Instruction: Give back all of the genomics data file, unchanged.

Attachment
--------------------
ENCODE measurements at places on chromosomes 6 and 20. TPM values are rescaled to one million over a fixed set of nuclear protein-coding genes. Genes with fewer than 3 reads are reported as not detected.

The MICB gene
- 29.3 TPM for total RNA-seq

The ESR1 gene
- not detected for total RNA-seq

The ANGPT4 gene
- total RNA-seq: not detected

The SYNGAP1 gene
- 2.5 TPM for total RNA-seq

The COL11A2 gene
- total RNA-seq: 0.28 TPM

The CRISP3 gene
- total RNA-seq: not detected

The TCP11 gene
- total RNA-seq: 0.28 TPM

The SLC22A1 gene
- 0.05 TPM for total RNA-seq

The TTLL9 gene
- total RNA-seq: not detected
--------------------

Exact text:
ENCODE measurements at places on chromosomes 6 and 20. TPM values are rescaled to one million over a fixed set of nuclear protein-coding genes. Genes with fewer than 3 reads are reported as not detected.

The MICB gene
- 29.3 TPM for total RNA-seq

The ESR1 gene
- not detected for total RNA-seq

The ANGPT4 gene
- total RNA-seq: not detected

The SYNGAP1 gene
- 2.5 TPM for total RNA-seq

The COL11A2 gene
- total RNA-seq: 0.28 TPM

The CRISP3 gene
- total RNA-seq: not detected

The TCP11 gene
- total RNA-seq: 0.28 TPM

The SLC22A1 gene
- 0.05 TPM for total RNA-seq

The TTLL9 gene
- total RNA-seq: not detected